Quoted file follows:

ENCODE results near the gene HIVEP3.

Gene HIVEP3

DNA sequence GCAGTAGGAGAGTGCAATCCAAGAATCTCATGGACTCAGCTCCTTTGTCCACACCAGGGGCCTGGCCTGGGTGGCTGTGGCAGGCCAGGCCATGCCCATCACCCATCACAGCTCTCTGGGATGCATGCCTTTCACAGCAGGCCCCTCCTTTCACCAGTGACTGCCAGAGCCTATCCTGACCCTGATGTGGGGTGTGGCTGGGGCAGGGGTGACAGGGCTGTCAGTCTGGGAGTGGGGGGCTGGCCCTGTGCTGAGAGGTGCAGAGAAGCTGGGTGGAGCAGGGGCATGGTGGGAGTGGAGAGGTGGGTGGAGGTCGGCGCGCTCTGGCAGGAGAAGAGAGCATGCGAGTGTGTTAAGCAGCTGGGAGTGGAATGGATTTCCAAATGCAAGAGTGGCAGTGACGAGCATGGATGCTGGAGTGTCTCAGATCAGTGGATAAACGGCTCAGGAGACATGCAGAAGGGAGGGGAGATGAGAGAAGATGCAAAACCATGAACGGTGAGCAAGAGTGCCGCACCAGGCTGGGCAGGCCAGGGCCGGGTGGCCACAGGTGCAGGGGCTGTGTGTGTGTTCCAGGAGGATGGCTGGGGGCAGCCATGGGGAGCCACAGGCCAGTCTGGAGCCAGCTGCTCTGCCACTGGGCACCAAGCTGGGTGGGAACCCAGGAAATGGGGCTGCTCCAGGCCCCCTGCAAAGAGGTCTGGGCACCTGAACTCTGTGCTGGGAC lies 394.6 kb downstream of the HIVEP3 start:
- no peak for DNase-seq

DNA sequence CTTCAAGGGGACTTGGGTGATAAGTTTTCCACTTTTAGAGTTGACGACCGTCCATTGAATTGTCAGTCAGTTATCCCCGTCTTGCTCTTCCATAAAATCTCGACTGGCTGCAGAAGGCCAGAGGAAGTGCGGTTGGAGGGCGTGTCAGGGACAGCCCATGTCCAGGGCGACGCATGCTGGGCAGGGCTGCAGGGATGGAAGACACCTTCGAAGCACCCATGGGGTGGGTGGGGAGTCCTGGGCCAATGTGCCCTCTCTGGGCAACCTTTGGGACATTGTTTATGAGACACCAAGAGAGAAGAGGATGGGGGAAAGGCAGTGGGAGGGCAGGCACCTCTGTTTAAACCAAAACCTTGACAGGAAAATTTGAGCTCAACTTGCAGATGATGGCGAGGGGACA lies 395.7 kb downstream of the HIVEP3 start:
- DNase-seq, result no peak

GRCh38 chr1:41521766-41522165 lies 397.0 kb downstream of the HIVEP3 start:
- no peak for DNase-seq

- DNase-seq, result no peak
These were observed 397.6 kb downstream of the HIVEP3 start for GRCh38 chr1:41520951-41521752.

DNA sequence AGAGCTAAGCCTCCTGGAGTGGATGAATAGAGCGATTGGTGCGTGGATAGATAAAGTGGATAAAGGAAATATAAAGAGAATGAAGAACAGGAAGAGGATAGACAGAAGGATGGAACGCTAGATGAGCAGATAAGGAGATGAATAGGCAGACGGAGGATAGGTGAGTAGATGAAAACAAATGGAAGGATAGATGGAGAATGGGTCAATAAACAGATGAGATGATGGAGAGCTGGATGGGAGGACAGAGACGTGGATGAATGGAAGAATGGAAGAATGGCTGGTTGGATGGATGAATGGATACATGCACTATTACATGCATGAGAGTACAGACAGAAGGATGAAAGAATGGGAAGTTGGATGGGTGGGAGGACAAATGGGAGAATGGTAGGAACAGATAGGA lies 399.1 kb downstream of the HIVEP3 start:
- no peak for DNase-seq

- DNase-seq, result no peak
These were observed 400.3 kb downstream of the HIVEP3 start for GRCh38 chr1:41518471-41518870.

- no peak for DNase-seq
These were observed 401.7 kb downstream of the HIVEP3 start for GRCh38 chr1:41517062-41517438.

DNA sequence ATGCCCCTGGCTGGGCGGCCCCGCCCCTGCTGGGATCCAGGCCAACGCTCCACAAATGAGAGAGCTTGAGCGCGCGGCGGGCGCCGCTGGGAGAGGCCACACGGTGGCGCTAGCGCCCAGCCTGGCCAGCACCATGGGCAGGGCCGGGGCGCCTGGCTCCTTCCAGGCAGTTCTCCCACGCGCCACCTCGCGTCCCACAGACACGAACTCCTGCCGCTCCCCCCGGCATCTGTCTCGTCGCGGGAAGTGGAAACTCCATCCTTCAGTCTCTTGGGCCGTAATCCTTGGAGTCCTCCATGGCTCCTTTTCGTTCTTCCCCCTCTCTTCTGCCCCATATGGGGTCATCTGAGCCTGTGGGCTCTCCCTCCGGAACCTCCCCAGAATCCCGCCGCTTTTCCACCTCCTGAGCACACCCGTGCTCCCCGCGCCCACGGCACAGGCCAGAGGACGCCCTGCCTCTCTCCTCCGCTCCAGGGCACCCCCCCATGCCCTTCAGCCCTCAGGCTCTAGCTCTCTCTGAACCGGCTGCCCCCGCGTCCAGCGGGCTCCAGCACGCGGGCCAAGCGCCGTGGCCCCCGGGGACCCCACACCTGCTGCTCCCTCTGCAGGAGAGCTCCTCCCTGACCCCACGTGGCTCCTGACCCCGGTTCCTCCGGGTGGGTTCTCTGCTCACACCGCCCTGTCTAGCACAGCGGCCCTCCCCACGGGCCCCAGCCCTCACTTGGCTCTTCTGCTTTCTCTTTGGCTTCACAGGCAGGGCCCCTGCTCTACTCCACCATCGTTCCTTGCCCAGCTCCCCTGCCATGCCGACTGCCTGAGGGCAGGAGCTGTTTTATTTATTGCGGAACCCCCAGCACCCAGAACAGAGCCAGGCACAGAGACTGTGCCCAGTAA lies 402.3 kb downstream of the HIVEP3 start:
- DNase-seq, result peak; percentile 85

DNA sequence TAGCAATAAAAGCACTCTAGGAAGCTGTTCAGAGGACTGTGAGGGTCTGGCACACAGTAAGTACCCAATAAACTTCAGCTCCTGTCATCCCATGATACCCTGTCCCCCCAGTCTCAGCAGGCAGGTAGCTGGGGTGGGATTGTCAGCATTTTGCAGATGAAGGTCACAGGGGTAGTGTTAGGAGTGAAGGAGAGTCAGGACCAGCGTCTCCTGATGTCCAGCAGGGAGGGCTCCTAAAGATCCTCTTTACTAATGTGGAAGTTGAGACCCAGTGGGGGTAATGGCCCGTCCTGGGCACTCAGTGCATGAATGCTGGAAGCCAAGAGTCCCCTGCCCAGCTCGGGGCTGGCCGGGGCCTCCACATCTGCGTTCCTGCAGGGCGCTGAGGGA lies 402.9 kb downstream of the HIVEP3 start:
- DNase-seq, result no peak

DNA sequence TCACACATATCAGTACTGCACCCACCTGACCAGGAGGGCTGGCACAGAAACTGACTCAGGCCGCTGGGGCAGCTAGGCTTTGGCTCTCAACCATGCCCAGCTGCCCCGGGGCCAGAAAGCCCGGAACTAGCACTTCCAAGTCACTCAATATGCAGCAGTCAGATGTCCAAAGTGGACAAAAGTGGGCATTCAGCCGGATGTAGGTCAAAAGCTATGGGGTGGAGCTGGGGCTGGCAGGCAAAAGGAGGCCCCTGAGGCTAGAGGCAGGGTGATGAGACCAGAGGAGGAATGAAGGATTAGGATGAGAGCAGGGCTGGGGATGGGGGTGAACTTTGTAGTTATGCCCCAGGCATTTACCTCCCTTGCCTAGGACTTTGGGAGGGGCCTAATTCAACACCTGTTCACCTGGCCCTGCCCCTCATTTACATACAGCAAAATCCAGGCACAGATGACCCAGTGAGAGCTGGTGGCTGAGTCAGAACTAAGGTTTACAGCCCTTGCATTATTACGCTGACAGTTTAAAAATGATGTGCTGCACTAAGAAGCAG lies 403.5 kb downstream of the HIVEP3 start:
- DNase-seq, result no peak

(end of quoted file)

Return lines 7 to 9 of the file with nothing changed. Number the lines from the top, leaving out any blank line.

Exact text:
GRCh38 chr1:41521766-41522165 lies 397.0 kb downstream of the HIVEP3 start:
- no peak for DNase-seq

- DNase-seq, result no peak